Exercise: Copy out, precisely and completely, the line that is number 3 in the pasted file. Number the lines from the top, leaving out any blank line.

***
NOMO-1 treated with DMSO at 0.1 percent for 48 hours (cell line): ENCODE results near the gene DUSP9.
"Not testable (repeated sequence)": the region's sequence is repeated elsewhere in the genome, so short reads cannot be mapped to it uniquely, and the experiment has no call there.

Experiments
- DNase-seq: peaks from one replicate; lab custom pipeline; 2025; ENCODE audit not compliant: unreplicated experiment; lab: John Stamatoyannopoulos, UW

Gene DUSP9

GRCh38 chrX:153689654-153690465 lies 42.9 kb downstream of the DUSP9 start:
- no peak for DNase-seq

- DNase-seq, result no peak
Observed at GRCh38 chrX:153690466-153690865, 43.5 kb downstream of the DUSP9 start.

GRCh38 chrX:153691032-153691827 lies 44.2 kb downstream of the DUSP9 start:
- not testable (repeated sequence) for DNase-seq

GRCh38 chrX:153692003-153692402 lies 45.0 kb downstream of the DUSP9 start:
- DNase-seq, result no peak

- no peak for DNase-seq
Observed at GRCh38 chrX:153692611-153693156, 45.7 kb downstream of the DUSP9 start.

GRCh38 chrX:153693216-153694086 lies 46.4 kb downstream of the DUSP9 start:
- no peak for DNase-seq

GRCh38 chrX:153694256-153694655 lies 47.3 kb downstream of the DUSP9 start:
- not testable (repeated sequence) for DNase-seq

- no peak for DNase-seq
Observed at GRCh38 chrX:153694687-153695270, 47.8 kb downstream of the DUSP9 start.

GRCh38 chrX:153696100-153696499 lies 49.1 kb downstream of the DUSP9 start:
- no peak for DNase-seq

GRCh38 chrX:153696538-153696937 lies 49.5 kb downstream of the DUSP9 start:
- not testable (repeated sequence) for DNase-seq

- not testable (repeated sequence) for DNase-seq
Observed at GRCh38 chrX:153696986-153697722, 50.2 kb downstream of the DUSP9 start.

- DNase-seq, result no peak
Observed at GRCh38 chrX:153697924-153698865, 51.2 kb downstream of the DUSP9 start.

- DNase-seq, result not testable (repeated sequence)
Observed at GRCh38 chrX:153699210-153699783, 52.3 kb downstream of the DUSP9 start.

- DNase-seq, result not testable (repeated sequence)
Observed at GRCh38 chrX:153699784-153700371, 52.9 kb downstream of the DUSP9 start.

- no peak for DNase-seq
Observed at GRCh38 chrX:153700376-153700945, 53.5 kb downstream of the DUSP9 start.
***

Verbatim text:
Experiments